Germany’s Interior Minister has already said that escaping reservists will be allowed to file for asylum in that country on grounds of political persecution
A day after Russian President Vladimir Putin announced a partial mobilization of reservists to reinforce the military operation in Ukraine, many Russian citizens have begun to flee: airline tickets to many destinations are sold out or prohibitively expensive, while land traffic to Finland, Georgia, Kazakhstan and Mongolia has intensified.
The European Commission on Thursday acknowledged that it needs a common position on Russian citizens fleeing the country to avoid mobilization. “We as the European Union, in principle we stand in solidarity with the Russian citizens who have the courage and bravery to show their opposition to what the regime is doing, especially when it comes to this illegal war in Ukraine,” said Commission spokesperson Peter Stano on Thursday.
“Given this unprecedented situation, the member states will be looking at these on a case-by-case basis,” said another unnamed spokesperson quoted by Reuters.
Germany has already announced that it will welcome Russian reservists who escape. “Anyone who courageously opposes Putin’s regime and thereby falls into great danger, can file for asylum on grounds of political persecution,” said Interior Minister Nancy Faeser in an interview with the newspaper Frankfurter Allgemeine Zeitung.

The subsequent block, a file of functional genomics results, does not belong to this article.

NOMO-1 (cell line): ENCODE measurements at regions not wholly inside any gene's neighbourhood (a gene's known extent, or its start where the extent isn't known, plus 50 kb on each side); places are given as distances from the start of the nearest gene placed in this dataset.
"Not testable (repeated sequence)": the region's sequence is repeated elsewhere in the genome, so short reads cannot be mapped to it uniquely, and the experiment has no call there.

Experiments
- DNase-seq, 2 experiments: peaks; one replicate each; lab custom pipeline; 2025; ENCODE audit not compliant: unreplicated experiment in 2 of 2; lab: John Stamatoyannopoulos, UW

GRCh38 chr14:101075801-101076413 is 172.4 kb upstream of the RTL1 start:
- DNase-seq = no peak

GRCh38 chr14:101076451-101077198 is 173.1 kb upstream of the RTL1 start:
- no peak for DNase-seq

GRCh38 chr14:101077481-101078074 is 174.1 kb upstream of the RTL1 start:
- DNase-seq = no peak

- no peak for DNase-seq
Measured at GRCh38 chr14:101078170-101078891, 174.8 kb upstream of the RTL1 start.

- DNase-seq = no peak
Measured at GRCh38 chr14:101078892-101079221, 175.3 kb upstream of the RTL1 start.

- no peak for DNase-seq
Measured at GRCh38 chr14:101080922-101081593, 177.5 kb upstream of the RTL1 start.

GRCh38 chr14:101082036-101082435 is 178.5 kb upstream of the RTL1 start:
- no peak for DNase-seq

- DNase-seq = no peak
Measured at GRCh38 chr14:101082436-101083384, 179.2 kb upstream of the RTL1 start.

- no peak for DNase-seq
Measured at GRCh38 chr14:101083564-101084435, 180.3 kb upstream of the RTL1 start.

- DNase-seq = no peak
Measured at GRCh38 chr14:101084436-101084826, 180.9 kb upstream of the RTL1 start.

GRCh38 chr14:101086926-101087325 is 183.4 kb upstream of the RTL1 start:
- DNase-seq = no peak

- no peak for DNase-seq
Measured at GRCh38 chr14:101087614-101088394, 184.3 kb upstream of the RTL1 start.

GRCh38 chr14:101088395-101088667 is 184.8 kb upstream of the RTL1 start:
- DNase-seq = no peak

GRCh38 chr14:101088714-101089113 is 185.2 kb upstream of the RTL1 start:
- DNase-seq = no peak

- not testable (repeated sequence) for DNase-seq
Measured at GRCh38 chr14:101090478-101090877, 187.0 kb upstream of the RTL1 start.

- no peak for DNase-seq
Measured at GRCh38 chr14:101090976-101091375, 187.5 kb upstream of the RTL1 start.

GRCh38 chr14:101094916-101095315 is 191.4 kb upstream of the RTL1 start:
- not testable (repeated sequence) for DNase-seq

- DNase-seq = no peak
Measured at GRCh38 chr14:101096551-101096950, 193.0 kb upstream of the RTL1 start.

A day earlier Finland, where long lines of Russian cars were lining up at the border, said it was is preparing a national solution to “limit or completely prevent” tourism from Russia following the invasion of Ukraine.
Thousands of Russians have already been ordered to begin military training, likely to later be sent to the front lines in Ukraine. In Siberia, Russian media reported busloads of men leaving for training camps, with similar images playing out in other parts of the country. The Kremlin, however, maintains that reports of Russian citizens fleeing the country are “greatly exaggerated.”